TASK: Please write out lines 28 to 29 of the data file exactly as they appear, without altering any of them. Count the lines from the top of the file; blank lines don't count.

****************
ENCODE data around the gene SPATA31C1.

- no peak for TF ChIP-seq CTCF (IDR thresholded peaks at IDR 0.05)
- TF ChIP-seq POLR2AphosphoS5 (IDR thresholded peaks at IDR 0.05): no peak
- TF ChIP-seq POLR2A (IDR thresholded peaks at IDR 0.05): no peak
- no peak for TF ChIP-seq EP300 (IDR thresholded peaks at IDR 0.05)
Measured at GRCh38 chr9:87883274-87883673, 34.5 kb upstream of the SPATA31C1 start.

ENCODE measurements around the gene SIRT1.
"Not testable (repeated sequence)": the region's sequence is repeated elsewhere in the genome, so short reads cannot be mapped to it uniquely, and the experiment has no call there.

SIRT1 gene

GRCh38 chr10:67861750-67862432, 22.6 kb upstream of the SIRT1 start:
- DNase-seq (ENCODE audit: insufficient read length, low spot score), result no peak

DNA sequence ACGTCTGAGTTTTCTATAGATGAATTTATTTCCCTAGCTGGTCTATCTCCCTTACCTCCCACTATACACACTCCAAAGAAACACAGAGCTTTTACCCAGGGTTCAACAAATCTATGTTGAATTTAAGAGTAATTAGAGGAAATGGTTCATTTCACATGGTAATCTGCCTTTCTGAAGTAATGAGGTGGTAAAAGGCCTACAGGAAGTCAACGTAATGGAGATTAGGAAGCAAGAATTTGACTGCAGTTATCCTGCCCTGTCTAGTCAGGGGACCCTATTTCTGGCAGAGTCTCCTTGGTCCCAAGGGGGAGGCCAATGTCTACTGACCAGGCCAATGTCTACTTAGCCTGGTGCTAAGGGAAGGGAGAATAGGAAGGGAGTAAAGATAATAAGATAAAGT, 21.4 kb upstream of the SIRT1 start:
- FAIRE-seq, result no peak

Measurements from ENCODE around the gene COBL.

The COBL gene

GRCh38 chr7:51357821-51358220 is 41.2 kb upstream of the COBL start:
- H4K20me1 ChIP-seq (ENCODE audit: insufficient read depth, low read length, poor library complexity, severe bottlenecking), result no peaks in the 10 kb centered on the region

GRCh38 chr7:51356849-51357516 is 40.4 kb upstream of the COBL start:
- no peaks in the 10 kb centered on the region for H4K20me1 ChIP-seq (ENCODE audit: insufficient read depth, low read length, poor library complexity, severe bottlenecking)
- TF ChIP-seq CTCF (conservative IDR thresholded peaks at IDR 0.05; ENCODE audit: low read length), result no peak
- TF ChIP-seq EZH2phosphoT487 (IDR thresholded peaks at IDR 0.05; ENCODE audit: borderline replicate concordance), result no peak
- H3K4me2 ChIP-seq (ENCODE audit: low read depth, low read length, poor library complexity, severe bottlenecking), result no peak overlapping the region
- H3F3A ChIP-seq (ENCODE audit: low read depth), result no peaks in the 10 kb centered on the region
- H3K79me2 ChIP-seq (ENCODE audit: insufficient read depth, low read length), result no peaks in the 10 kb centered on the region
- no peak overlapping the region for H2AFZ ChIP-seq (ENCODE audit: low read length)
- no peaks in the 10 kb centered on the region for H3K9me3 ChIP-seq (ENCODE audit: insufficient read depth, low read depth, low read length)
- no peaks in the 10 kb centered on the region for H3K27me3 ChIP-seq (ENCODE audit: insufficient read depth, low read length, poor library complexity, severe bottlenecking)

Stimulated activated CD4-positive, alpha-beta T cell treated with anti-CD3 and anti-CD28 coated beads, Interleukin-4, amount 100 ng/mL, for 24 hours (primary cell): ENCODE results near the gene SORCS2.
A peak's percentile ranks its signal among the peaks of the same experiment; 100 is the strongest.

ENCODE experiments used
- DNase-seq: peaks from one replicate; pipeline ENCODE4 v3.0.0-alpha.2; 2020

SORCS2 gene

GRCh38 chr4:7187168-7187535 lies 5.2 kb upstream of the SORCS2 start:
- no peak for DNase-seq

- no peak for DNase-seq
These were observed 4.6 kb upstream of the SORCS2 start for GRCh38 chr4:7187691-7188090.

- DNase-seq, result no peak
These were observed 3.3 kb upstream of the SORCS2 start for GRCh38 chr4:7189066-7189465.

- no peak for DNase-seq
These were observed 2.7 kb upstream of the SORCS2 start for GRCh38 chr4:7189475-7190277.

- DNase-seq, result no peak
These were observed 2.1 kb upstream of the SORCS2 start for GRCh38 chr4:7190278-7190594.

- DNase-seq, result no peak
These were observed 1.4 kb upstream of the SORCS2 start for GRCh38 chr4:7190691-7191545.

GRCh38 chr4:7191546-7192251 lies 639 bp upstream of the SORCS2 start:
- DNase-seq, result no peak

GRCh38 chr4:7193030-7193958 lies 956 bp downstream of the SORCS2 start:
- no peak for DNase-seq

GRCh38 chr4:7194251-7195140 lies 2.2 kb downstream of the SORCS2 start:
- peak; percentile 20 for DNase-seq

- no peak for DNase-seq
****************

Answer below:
Stimulated activated CD4-positive, alpha-beta T cell treated with anti-CD3 and anti-CD28 coated beads, Interleukin-4, amount 100 ng/mL, for 24 hours (primary cell): ENCODE results near the gene SORCS2.
A peak's percentile ranks its signal among the peaks of the same experiment; 100 is the strongest.